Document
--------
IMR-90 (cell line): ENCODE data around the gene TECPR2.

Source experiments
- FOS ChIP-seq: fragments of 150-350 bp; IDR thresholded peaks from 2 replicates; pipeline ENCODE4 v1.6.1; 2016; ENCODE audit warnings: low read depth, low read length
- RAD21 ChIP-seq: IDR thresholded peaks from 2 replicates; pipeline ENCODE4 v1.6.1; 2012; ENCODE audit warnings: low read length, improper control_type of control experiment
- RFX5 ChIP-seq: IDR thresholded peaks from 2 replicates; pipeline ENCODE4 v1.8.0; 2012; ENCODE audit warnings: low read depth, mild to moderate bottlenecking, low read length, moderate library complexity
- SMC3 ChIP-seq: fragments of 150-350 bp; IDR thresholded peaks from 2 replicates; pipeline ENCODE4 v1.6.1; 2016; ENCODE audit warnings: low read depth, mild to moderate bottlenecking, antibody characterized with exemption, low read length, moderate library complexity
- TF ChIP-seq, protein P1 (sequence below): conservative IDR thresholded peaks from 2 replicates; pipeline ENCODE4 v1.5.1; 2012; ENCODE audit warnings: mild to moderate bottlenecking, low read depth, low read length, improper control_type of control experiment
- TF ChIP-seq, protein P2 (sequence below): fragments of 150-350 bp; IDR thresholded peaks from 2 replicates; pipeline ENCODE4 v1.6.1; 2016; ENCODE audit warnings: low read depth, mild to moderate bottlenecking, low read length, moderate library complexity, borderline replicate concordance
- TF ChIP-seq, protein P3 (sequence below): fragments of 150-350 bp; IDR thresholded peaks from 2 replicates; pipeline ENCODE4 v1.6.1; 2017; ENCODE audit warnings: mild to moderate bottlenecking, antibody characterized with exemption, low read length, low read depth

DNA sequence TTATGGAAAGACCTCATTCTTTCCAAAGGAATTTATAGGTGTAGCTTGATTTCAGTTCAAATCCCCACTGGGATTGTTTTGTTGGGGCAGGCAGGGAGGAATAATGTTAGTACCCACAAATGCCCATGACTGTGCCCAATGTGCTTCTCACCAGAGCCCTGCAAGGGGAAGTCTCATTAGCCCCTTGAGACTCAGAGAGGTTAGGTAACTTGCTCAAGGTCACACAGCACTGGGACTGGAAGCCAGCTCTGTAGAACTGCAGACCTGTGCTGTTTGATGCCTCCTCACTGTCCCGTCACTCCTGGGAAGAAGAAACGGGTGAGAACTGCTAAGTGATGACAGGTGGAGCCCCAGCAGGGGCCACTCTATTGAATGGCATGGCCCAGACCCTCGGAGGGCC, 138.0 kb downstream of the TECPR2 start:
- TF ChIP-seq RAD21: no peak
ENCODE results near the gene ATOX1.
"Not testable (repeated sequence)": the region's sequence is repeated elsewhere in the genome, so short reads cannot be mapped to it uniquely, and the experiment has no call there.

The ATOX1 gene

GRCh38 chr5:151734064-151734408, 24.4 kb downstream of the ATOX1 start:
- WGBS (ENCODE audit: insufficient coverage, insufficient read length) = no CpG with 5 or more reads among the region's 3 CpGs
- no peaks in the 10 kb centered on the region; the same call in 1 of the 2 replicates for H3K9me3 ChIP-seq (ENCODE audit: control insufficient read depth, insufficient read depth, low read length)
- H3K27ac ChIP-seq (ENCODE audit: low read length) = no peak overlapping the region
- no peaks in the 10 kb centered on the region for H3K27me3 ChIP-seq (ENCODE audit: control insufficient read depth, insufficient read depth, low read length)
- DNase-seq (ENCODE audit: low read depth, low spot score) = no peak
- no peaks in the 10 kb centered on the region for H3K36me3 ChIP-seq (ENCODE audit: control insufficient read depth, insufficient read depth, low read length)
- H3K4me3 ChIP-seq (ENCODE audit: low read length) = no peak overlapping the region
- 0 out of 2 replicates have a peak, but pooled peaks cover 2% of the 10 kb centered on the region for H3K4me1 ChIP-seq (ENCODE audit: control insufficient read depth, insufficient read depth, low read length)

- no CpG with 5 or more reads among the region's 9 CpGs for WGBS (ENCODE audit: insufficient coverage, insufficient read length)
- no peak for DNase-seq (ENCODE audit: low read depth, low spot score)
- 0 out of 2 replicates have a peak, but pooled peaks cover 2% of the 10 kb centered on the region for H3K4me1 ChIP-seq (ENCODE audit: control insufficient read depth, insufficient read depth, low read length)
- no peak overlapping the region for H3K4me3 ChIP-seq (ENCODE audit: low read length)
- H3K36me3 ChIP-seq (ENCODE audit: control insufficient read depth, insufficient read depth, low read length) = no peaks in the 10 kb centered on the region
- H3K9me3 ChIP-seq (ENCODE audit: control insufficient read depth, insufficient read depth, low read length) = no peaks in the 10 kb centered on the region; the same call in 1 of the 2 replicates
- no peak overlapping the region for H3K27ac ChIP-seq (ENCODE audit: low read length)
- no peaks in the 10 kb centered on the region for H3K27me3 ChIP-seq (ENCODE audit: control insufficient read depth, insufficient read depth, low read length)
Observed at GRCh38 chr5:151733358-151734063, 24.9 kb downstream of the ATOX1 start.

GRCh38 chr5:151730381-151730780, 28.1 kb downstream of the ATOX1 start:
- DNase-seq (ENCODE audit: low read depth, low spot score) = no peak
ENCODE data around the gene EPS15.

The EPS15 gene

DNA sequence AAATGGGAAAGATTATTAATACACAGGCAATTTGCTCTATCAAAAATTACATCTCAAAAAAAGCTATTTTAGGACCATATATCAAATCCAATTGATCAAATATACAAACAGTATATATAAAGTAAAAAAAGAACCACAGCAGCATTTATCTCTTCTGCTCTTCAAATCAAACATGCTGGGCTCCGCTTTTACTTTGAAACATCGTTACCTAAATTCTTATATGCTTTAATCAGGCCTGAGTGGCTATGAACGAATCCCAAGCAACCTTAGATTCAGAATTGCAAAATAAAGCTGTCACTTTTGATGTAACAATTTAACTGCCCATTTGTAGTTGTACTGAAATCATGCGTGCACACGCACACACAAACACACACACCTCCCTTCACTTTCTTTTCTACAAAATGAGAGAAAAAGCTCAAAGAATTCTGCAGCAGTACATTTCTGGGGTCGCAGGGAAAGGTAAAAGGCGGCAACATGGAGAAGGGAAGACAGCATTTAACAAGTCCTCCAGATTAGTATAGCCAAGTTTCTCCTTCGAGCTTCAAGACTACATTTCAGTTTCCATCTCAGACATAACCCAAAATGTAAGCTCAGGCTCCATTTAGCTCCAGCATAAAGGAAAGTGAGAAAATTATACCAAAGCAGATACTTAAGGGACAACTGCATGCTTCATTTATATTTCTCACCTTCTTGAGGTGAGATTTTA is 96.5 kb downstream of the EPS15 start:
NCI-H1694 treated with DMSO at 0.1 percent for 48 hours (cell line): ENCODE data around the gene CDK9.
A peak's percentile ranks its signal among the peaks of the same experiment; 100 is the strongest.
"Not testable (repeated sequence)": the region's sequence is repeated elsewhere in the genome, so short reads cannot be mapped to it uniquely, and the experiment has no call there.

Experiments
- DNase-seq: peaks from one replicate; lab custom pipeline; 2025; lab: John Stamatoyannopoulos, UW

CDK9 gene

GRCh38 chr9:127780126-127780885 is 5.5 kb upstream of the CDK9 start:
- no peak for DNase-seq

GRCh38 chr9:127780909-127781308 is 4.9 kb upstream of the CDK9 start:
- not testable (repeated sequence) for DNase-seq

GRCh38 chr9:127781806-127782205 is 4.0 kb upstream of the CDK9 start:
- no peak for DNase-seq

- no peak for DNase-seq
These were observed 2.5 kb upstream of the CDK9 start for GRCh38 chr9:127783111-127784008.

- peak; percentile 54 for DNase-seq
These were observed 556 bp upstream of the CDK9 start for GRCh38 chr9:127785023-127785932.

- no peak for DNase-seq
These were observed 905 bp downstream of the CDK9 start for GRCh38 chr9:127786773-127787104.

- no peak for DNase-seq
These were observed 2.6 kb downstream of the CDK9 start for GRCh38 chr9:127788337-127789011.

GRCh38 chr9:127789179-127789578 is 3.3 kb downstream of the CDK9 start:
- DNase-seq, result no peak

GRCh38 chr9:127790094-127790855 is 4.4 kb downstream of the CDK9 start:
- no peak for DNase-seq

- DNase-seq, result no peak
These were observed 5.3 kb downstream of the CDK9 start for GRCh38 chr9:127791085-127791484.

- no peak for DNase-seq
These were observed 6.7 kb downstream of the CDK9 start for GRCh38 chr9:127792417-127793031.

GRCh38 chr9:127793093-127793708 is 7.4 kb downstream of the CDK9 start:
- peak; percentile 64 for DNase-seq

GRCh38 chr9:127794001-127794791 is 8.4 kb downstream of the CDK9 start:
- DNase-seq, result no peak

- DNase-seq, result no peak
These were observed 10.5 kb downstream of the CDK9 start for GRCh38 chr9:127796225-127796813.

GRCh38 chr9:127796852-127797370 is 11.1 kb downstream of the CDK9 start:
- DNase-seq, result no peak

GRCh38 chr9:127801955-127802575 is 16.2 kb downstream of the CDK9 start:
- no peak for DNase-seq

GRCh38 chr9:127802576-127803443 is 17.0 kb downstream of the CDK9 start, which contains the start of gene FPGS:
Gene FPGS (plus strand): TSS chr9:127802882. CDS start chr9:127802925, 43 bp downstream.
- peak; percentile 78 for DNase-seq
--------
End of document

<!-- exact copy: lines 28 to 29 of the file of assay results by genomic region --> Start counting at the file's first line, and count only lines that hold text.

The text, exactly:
- H3K36me3 ChIP-seq (ENCODE audit: control insufficient read depth, insufficient read depth, low read length) = no peaks in the 10 kb centered on the region
- H3K9me3 ChIP-seq (ENCODE audit: control insufficient read depth, insufficient read depth, low read length) = no peaks in the 10 kb centered on the region; the same call in 1 of the 2 replicates